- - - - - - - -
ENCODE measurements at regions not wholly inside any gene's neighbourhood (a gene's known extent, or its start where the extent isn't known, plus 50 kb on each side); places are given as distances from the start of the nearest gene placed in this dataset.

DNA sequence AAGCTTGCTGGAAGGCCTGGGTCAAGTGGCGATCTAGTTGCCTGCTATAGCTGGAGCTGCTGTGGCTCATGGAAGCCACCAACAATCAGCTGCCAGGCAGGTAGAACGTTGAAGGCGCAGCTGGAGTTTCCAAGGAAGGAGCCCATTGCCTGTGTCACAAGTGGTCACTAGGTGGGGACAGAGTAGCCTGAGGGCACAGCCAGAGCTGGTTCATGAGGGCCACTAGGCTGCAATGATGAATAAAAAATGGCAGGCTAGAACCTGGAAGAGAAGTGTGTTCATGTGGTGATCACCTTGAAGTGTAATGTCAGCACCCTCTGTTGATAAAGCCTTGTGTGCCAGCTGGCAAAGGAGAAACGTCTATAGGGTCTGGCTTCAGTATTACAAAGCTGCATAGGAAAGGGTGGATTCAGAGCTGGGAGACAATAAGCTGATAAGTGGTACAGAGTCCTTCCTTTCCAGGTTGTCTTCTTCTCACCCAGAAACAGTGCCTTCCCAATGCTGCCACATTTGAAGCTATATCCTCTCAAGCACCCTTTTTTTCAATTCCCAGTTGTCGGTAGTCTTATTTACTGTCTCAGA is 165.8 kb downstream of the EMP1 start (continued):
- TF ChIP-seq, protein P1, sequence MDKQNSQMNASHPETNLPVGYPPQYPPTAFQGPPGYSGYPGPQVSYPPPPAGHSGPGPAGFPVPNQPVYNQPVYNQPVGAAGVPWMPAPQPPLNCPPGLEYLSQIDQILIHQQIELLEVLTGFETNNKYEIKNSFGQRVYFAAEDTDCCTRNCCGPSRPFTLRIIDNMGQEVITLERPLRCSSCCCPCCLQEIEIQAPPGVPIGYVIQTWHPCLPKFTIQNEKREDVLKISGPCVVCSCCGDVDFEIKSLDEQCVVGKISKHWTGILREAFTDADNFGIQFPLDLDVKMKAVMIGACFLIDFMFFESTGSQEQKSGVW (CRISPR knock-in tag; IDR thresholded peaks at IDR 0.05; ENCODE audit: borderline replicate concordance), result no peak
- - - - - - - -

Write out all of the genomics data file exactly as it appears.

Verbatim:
ENCODE measurements at regions not wholly inside any gene's neighbourhood (a gene's known extent, or its start where the extent isn't known, plus 50 kb on each side); places are given as distances from the start of the nearest gene placed in this dataset.

DNA sequence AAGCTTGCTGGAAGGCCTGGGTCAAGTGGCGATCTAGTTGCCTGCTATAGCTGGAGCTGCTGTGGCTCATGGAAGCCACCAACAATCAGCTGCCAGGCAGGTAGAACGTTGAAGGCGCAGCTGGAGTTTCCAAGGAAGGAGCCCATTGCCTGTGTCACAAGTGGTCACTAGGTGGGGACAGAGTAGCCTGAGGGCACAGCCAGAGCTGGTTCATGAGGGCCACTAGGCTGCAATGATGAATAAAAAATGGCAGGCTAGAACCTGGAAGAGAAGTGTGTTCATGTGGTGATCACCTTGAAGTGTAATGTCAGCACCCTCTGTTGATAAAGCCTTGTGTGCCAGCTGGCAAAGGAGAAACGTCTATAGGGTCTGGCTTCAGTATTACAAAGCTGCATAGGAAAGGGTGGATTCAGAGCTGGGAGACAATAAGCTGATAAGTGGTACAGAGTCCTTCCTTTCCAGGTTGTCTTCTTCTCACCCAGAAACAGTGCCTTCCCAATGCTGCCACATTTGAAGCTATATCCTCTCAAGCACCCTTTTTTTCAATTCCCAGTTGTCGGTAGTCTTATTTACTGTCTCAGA is 165.8 kb downstream of the EMP1 start (continued):
- TF ChIP-seq, protein P1, sequence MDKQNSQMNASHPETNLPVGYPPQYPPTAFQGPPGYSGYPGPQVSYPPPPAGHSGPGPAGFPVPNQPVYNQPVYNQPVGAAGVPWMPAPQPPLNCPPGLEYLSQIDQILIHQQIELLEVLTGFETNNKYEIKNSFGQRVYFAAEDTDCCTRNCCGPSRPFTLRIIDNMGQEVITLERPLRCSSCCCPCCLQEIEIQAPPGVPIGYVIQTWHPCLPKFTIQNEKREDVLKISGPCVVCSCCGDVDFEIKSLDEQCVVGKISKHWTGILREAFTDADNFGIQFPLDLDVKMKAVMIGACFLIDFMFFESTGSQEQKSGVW (CRISPR knock-in tag; IDR thresholded peaks at IDR 0.05; ENCODE audit: borderline replicate concordance), result no peak